•  A verb tells about an action or a state of being. There are three types of verbs: action, linking, and helping.

    Action Verbs

    An action verb expresses action. It tells what a person or a thing does.

    Muskrats swim in marshes.

    We buil ta fantastic sandcastle.

    To find out whether a word is an action verb, ask yourself whether that word expresses something you can do. Can youmuskrat?No! Can youmarsh?No. But can youswim?Yes—swim is an action verb.


    Linking Verbs

    A linking verb links the subject of the sentence with information about it. Sometimes linking verbs are called "state-of-being verbs."

    The car is a convertible.

    The new car looks shiny.

    In the first sentence,islinks car (subject) to information about it. The fact is the car is a convertible. That is the car's state of being.

    In the second sentence, lookslinks carto information about it—shiny. Did you thinklookswas an action verb? Well, it is—when the subject is doing the looking. In this sentence, the car is not doing the looking. The car itself looks shiny. That is the car's state of being.

    The most common linking verbs are forms of the verbs be: is, are was, were, am, being, been.

    Other linking verbs include the following: smell, look, taste, remain, feel, appear, sound, seem, become, grow, stand, and turn. Remember, these verbs link when the subject is not really doing the action.


    Helping Verbs

    A helping verb goes with another verb. They "help out" the main verb.

    Ms. Sothros is reading our stories.

    We should dig for buried treasure.

    In the first sentence, the helping verb,is,helps out the main verb,reading,by telling when the action is taking place—right now in the present.

    In the second sentence, the helping verb,should,helps out the main verb,dig,by telling about its importance—digging must be important, if it is something thatshouldhappen.

    Note that you can'tisorshould.This reminds you that they are not action verbs.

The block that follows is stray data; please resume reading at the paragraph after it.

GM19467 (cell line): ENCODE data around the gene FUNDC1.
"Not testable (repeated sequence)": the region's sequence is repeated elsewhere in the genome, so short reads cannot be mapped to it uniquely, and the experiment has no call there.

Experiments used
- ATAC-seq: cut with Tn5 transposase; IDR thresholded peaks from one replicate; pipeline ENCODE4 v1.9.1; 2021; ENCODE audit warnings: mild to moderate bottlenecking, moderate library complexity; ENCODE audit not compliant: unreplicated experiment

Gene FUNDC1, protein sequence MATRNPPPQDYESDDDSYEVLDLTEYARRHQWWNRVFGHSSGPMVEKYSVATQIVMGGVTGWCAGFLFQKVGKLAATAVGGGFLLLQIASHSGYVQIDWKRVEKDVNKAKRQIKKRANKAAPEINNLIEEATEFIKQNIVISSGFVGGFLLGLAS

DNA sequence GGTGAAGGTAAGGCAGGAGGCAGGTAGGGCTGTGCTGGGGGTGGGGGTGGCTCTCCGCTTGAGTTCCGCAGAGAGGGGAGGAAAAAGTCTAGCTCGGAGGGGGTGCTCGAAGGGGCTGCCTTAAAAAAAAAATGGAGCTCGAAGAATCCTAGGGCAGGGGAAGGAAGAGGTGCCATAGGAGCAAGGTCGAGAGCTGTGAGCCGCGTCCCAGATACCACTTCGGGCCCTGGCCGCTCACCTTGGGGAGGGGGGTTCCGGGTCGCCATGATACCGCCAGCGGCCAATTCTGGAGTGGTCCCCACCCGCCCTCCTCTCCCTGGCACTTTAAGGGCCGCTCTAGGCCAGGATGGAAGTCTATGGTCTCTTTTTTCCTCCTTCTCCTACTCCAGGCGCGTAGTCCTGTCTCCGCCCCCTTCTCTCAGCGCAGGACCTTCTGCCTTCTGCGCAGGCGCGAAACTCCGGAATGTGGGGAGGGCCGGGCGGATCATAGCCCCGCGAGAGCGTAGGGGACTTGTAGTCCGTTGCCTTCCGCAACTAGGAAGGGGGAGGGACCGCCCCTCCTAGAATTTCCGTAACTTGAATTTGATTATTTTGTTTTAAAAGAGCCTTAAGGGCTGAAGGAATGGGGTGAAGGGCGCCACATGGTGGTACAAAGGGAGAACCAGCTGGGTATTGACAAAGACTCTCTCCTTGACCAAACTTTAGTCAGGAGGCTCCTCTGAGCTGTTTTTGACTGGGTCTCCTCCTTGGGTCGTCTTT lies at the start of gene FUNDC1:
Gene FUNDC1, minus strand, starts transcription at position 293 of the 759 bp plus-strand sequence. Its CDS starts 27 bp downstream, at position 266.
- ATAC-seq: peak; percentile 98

Be, have,anddoare the most common auxiliary verbs. Other common auxiliary verbs includecan, could, should, would, may, might,andmust.


    Subject and Verb Agreement

    The subject and verb of a sentence must agree with one another. If you use a singular subject, use a singular verb.

    Anthony helps Mr. Kelly.

    The singular subject, Anthony, agrees with the singular verb helps.

    If you use a plural subject, use a plural verb.

    The boys helpMr. Kelly

    The plural subject boys agree with the plural verb help.


    Verb Tenses

    Present Tense: states and action is happening now or regularly.

    Examples:   I like soccer. We practice everyday.


    Past Tense: states an action or state of being that happened at a specific time in the past.

    Examples:  Anne kicked the soccer ball. She was the goalie.


    Future Tense: states an action that will take place. It is formed by using will or shall before the main verb.

    Examples: I will like soccer forever.  We shall practice everyday.


    Regular vs. Irregular

    Regular: Most verbs are regular.  You add -ed to regular verbs to state a past action.

    Example: Yesterday, I played soccer with my friends.

    Irregular: Some verbs are irregular. Instead of adding -ed, the word changes its entire form.  For a list of irregular verbs,click here.


    Example:  Last week I spoke to the class about working together as a team.